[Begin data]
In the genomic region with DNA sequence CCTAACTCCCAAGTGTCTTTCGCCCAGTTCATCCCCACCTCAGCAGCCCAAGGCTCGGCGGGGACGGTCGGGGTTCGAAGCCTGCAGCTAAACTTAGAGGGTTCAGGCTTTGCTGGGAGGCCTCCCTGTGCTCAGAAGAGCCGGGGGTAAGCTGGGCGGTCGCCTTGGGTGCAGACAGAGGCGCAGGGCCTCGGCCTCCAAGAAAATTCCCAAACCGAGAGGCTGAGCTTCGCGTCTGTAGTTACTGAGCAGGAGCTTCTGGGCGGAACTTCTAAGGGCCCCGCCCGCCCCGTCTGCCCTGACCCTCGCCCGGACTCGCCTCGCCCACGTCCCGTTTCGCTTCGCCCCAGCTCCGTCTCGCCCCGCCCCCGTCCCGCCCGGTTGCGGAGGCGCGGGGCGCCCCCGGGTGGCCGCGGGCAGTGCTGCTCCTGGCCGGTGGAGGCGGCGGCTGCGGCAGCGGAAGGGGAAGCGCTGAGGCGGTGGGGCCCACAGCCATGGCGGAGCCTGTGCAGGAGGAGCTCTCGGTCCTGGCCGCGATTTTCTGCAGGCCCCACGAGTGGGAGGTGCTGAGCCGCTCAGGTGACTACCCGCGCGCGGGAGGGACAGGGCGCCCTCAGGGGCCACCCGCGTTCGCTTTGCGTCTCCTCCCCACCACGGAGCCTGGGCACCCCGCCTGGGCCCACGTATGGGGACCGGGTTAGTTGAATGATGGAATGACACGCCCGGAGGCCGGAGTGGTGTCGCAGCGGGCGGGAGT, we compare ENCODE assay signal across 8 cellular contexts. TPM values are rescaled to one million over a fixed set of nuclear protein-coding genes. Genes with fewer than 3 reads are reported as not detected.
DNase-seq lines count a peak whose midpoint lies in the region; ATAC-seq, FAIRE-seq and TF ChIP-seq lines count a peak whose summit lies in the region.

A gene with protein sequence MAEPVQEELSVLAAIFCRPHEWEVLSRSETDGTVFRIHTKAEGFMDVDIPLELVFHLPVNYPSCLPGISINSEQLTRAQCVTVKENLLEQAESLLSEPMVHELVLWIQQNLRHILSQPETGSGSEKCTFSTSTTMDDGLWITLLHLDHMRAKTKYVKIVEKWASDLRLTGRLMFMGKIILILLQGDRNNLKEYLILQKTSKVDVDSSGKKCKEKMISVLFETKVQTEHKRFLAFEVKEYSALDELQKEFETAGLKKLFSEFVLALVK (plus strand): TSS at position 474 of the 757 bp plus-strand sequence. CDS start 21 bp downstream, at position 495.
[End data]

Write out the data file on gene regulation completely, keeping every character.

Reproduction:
In the genomic region with DNA sequence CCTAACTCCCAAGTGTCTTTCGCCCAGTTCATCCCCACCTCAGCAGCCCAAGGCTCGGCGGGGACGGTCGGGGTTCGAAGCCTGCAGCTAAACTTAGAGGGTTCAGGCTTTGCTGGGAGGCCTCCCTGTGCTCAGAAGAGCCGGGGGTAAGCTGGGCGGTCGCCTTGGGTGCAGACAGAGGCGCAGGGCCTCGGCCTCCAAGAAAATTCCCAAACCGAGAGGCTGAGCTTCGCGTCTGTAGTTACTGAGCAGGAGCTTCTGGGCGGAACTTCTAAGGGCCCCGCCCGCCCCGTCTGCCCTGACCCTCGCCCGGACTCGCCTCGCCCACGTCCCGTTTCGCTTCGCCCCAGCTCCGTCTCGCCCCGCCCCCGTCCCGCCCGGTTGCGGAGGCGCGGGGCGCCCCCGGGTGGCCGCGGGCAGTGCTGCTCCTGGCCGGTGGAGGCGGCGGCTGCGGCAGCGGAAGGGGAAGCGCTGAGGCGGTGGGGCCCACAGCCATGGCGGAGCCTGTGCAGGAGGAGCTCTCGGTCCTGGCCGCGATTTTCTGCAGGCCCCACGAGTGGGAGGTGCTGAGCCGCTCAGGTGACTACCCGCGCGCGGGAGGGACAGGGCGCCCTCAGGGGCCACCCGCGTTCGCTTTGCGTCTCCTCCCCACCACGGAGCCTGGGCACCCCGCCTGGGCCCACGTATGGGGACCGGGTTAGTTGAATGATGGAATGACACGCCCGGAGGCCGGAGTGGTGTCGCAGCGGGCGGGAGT, we compare ENCODE assay signal across 8 cellular contexts. TPM values are rescaled to one million over a fixed set of nuclear protein-coding genes. Genes with fewer than 3 reads are reported as not detected.
DNase-seq lines count a peak whose midpoint lies in the region; ATAC-seq, FAIRE-seq and TF ChIP-seq lines count a peak whose summit lies in the region.

A gene with protein sequence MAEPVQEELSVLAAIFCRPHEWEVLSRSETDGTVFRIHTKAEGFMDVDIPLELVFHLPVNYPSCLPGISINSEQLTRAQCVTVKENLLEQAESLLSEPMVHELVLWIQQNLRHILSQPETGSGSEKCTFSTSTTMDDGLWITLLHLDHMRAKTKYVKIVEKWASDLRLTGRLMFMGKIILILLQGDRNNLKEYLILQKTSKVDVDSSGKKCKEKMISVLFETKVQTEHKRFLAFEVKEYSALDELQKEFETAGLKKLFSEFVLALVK (plus strand): TSS at position 474 of the 757 bp plus-strand sequence. CDS start 21 bp downstream, at position 495.